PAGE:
Deeper Than Oil: Eurovision Song Contest through the eyes of cops

© RIA NovostiMarс Bennetts
Marс Bennetts - Sputnik International
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It’s almost Eurovision Song Contest time again! Ok, this might not leave you feeling too excited, but in Russia it’s big news.

It’s almost Eurovision Song Contest time again! Ok, this might not leave you feeling too excited, but in Russia it’s big news. Seen largely as a kitsch night out in the West, the competition is taken at face value in Moscow, where it is considered a genuine chance for European nations to send their top pop musicians out to do battle with one another.


After mullet-headed Dima Bilan’s syrupy English language “Believe” won the event for Russia in 2007, Russian officials competed with each other to heap praise on the singer.

“This is not only your personal success, but also a victory for the whole of Russia,” Vladimir Putin told Bilan. President Dmitry Medvedev – a well-known Deep Purple fan - also called the singer to congratulate him, saying it was “cool that Eurovision was now coming to Russia.”

And indeed, thanks to Bilan’s victory, multitudes of euro-pop fans descended upon Moscow in 2009. Russia’s hosting of the event was heralded by the state-run Channel One TV station as a sign that the country was “Finally making a return to Europe and reclaiming its superpower status in politics and culture, including popular music.”

But the Moscow Eurovision Song Contest looked set to be marred, for the Russians at least, by the Georgian entry. Entitled “We Don’t Wanna a Put In,” the 70s style disco melody was a none too subtle reference to Vladimir Putin, whose “negative mood, is killing the groove.”

The song was eventually barred on the grounds that it violated Eurovision’s strict “no politics” rules and Russia breathed again…

Curious, I finagled myself a press ticket to the Eurovision final. Although I’m not adverse to a bit of tacky pop now and then, I was unfortunately unable to bear more than three songs, and left after France’s Patricia Kaas had wheezed her way through the tune that would eventually take eighth place.

Wandering back to the subway, past camp Muscovites seeking spare tickets to the Europap extravaganza, I decided to stop and have a talk with two bored looking OMON officers.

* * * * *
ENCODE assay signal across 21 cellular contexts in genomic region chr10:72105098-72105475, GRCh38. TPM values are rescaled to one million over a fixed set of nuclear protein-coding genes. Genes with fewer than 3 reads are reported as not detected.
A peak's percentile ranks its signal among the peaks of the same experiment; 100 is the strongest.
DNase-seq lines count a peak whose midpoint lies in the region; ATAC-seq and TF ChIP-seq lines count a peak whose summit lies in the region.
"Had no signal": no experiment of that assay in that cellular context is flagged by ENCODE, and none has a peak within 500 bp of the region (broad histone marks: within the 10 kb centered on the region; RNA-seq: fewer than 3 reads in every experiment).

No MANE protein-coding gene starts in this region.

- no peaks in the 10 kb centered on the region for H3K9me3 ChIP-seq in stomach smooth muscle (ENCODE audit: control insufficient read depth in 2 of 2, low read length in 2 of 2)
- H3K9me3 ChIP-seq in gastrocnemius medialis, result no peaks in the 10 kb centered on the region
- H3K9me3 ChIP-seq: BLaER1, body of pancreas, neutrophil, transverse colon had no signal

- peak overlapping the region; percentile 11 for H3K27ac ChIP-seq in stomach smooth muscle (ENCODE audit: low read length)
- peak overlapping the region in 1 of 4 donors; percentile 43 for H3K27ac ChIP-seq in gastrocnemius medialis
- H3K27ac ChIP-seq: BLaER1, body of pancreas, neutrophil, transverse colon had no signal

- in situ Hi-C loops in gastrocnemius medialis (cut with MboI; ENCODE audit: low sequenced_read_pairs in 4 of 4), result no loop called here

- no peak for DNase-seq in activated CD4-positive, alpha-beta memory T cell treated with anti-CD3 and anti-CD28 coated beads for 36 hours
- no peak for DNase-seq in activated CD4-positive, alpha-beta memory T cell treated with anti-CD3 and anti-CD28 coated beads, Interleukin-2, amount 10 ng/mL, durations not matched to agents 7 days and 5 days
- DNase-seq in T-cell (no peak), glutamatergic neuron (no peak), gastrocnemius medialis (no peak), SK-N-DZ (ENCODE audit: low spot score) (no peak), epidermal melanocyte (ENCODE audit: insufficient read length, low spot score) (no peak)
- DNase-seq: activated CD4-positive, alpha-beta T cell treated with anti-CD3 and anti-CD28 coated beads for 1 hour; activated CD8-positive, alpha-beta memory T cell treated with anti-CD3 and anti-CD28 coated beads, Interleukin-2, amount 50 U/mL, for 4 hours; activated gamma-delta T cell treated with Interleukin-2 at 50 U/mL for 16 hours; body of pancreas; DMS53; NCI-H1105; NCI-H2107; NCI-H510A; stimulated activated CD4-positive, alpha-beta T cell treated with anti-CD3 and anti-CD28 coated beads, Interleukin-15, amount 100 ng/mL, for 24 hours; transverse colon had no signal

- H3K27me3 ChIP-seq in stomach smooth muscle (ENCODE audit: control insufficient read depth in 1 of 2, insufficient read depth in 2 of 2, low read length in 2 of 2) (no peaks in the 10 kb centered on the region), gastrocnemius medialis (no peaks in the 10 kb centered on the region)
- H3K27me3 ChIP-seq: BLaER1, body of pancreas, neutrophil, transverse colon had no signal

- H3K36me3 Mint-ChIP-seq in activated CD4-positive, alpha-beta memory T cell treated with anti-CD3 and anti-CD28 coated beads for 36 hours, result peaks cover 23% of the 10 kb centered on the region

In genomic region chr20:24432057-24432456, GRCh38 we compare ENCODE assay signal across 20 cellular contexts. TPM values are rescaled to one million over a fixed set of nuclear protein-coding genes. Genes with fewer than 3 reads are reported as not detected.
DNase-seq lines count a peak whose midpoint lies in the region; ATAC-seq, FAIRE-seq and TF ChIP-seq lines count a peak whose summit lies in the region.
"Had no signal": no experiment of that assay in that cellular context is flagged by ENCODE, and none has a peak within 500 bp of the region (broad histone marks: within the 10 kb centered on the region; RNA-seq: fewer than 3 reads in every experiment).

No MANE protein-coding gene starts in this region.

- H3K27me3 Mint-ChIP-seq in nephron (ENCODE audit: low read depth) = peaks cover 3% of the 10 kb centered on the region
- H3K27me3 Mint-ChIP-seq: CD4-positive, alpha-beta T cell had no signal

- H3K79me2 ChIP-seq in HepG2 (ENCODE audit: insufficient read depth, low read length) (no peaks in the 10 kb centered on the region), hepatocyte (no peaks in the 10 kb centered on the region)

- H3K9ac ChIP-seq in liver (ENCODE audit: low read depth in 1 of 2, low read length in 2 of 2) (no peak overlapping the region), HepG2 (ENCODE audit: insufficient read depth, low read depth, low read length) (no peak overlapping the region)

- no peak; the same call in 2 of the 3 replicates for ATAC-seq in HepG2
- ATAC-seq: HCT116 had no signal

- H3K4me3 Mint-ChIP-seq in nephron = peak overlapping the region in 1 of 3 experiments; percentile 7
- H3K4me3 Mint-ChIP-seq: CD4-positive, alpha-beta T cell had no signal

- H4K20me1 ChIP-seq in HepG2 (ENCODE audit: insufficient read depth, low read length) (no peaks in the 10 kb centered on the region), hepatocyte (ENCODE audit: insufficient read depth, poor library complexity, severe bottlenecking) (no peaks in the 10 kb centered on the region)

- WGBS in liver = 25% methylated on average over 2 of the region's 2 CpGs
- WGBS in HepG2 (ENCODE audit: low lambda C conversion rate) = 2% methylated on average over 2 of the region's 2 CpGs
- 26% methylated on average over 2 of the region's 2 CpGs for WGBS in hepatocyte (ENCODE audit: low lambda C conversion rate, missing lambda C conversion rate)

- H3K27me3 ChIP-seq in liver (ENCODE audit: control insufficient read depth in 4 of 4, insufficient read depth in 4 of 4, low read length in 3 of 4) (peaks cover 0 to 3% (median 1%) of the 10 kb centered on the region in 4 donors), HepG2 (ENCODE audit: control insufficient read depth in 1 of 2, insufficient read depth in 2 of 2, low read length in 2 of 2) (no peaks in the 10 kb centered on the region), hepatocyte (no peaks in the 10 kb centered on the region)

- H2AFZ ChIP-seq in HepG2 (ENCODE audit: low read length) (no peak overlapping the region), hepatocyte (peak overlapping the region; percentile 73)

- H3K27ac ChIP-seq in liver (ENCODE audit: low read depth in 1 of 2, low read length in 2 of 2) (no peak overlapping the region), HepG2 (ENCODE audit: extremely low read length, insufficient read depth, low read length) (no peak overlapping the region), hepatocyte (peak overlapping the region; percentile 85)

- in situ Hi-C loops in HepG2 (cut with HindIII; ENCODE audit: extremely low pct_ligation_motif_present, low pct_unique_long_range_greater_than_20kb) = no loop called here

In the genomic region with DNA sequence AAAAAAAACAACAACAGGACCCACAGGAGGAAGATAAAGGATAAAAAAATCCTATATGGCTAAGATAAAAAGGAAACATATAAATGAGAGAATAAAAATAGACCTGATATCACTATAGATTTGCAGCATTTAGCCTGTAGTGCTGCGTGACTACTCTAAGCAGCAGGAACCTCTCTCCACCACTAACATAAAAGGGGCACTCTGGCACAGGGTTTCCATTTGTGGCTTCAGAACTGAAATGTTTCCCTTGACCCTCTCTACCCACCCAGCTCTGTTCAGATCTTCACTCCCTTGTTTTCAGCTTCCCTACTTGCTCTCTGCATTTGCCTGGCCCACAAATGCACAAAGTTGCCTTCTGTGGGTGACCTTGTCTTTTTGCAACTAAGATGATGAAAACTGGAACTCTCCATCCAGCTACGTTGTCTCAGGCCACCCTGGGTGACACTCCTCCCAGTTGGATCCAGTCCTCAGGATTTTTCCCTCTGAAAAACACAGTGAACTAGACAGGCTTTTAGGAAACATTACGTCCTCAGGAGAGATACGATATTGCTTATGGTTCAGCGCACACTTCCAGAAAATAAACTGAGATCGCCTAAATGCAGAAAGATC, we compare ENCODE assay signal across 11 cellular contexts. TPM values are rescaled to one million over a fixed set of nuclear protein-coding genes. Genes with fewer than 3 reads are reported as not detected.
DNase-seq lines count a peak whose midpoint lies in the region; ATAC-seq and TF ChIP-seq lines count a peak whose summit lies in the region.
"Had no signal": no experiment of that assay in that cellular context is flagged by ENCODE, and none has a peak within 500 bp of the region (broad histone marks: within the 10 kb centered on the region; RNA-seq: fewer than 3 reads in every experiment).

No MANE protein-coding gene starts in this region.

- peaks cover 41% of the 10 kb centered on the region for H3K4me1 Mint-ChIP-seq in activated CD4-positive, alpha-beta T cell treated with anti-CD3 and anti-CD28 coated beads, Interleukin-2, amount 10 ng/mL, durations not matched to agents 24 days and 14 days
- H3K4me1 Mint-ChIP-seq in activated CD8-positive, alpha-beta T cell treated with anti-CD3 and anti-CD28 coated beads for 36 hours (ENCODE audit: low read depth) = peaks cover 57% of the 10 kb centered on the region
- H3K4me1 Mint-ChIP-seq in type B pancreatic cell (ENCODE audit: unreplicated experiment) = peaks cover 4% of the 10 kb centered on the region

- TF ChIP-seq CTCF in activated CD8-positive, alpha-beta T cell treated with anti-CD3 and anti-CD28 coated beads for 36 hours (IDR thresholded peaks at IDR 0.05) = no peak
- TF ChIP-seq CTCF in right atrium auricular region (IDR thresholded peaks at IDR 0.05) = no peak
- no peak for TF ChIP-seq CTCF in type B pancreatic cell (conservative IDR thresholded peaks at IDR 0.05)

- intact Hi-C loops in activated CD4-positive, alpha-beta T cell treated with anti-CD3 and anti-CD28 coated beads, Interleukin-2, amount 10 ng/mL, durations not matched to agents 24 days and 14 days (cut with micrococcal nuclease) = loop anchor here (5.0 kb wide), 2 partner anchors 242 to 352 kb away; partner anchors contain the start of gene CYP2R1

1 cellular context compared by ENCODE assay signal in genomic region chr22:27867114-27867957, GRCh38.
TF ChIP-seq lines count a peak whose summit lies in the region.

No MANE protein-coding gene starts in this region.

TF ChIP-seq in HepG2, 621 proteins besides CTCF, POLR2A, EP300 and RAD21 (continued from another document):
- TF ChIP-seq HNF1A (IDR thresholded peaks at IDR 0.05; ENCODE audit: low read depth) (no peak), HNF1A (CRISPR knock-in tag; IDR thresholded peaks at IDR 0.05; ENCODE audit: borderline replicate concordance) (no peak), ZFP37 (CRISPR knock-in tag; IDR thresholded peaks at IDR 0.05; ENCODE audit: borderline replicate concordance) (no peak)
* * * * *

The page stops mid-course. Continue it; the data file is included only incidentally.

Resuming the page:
It was the OMON, Russia’s answer to the U.S.’s SWAT team, that had broken up an attempted Gay Pride parade earlier in the day and I asked them what they thought about the festival of tackiness taking place on their beat.

“It’s great, it’s very prestigious for Russia,” began Sergei, after having weighed up both me and my request for an interview for a moment or two.

Did he mean that, I wondered, or was just parroting the official line?

“Of course, it’s a lot of hassle as well. What with the Gay Parade and all. A lot of extra work.”

“Yeah,” his colleague, Andrei said. “That Gay Parade. I’m against that.”

But, I posed the question, hadn’t the Russian authorities realized that most Eurovision performers and fans were singing from the same song sheet as, say, Rudolf Nureyev and Pyotr Tchaikovsky?

“I don’t care what they do there,” Andrei said, gesturing at the Olympisky Arena, the venue for the event. “But as for gays marching on the streets, children could be watching. That’s not the kind of thing you want kids to see.”

Dropping the subject, I returned to my original question. Where was the prestige in Eurovision? Did they really consider a Europop gathering to be something that would improve Russia’s position in the world, an event that would make people look up to the country as a “cultural superpower”?

“It doesn’t really matter what the event is, it’s more the world attention, you know,” Sergei responded. “People come to Russia, realize it’s not all vodka and snow.”

Andrei though, was breaking ranks.

“This Eurovision, it’s beneficial for someone…someone high up.”

“It’s like McDonalds,” he continued, earning an odd glance from his brother-in-arms. “That stuff is just rubbish from the West, from the home of Bush and Condoleezza Rice. They want to dump all this crap on us, to make us just like them, to subvert Russian culture.”

“I only eat home cooking,” he told me.

We had, I sensed, gone off the point somewhat.

“Anyway,” Sergei said, as I took my leave of them. “Sporting events are a lot simpler. Like the Champions League final between Chelsea and Manchester United. That was a lot less complicated than all this Eurovision stuff.”

“More sport,” echoed Andrei. “That’s what we need.”

Some Norwegian won the Moscow contest and the next year Eurovision was held in Oslo. Russia’s fascination with the event was just as strong though, and when a little Russian girl took third place in Junior Eurovision it was big news. Our Russian colleagues here at RIA Novosti even ran the story as a breaking news flash.

Glory to Russian pop!

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*

From lurid tales of oligarch excess to scare stories about Moscow’s stranglehold on Europe’s energy supplies, the land that gave us Roman Abramovich and Vladimir Putin is very rarely out of the news. But there is much more to modern Russia than billionaire tycoons and political conspiracy. Marc Bennetts’ weekly column, Deeper Than Oil, goes beyond the headlines to explore the hidden sides of the world’s largest, and often strangest, country.

Marc Bennetts is a journalist (The Guardian, The Observer, The Times, and more) and the author of Football Dynamo: Modern Russia and the People’s Game (Virgin Books). He is currently working on a book about Russia’s fascination with the occult.

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